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Works And Letters Of St Ambrose by St. Ambrose

Chapter V. The writer sums up the argument he had commencedà

The writer sums up the argument he had commenced, and confirms the statement that unity is signified by the terms finger and right hand, from the fact that the works of God are the same as are the works of hands; and that those of hands are the same as those of fingers; and lastly, that the term hand applies equally to the Son and the Spirit, and that of finger applies to the Spirit and the Son.

29. But what wonder is it if He Who Himself needs no sanctification, but abounds therewith, sanctifies each man; since, as I said, we have been taught that His Majesty is so great, that the Holy Spirit seems to be as inseparable from God the Father as the finger is from the body?

30. But if any one thinks that this should be referred not to the oneness of power, but to its lessening, he indeed will fall into such madness as to appear to fashion the Father, Son, and Holy Spirit as it were into one bodily form, and to picture to himself certain distinctions of its members.

31. But let them learn, as I have often said, that not inequality but unity of power is signified by this testimony; inasmuch as things which are the works of God are also the works of hands, and we read that the same are the works of fingers. For it is written: |The heavens declare the glory of God, and the firmament showeth the work of His hands;| and elsewhere: |In the beginning Thou didst found the earth, O Lord; and the heavens are the works of Thy hands.| So, then, the works of the hands are the same as the works of God. There is not therefore any distinction of the work according to the kind of bodily members, but a oneness of power.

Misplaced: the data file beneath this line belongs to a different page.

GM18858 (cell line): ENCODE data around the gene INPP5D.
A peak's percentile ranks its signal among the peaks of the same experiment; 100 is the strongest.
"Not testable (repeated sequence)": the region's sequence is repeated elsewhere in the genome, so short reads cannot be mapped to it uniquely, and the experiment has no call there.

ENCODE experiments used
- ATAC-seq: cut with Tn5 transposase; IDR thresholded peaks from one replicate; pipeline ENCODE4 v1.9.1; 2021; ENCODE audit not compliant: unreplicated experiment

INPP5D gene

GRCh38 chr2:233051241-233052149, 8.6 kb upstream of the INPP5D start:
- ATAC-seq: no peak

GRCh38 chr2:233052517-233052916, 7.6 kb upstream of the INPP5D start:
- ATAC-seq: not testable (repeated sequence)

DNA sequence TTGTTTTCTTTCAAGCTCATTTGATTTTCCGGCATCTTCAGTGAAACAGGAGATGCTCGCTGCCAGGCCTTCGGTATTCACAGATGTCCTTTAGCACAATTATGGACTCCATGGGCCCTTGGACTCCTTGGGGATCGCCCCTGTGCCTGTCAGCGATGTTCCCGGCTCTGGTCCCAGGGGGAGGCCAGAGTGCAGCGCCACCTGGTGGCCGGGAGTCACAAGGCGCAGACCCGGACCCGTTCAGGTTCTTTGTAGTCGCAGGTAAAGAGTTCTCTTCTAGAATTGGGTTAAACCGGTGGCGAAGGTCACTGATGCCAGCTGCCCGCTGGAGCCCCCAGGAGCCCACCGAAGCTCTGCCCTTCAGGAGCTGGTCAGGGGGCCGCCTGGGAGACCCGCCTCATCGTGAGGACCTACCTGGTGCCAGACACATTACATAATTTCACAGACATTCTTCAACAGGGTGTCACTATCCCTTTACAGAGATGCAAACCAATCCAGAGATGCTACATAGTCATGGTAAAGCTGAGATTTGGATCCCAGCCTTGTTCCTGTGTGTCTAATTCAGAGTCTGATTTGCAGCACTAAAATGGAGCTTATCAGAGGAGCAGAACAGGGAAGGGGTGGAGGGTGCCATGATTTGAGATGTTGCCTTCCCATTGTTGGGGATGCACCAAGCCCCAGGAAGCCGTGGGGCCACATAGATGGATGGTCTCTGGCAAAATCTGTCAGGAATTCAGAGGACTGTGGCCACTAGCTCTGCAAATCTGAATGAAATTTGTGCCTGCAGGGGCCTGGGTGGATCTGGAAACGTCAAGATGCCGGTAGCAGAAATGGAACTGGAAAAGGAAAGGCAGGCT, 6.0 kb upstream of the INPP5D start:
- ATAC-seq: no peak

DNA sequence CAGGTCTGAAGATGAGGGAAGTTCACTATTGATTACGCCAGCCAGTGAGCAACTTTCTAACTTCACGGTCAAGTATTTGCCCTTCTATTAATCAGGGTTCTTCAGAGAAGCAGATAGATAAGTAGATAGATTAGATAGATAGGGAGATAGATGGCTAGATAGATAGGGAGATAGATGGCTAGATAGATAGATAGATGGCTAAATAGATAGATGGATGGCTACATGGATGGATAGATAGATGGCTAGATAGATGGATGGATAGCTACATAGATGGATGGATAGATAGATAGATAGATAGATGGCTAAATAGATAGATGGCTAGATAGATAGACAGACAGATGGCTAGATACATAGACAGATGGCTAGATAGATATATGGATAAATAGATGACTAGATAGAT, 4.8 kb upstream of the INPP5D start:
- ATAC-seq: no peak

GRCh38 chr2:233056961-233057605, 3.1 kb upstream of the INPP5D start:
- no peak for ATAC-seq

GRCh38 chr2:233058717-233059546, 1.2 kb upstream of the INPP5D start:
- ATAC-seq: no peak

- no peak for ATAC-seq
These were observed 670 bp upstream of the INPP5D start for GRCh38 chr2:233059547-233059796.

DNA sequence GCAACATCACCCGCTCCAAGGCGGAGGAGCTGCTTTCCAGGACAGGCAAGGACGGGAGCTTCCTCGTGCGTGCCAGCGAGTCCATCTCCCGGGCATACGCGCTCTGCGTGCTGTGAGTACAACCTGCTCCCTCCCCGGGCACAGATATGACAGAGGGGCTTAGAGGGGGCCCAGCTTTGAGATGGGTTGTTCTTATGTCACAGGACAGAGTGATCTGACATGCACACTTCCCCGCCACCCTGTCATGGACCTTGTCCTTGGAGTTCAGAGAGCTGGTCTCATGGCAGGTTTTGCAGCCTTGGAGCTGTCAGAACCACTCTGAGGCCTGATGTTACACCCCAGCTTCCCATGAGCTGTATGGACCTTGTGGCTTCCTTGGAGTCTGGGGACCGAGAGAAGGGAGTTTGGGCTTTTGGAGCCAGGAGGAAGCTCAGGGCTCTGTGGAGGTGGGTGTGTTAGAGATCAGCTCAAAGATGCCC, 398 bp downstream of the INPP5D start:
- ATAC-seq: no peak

32. But those which are the works of the hands are also the works of the fingers, for it is equally written: |For I will behold Thy heavens, the works of Thy fingers, the moon, and the stars, which Thou hast established.| What less are the fingers here said to have made than the hands, since they made the same as the hands, as it is written: |For Thou, Lord, hast made me glad through Thy work, and in the works of Thy hands will I rejoice.|

33. And yet since we read that the Son is the hand (for it is written: |Hath not My Hand made all these things?| and elsewhere: |I will place thee in the cleft of the rock, and I will cover thee with Mine hand, I have placed My hand under the covering of the rock,| which refers to the mystery of the Incarnation, because the eternal Power of God took on Itself the covering of a body), it is certainly clear that Scripture used the term hand both of the Son and of the Holy Spirit.

34. And again, since we read that the Spirit is the finger of God, we think that fingers [in the plural] are spoken of to signify the Son and Spirit. Lastly, that he may state that he received the sanctification both of the Son and of the Spirit, a certain saint says: |Thy hands have made me and fashioned me.|

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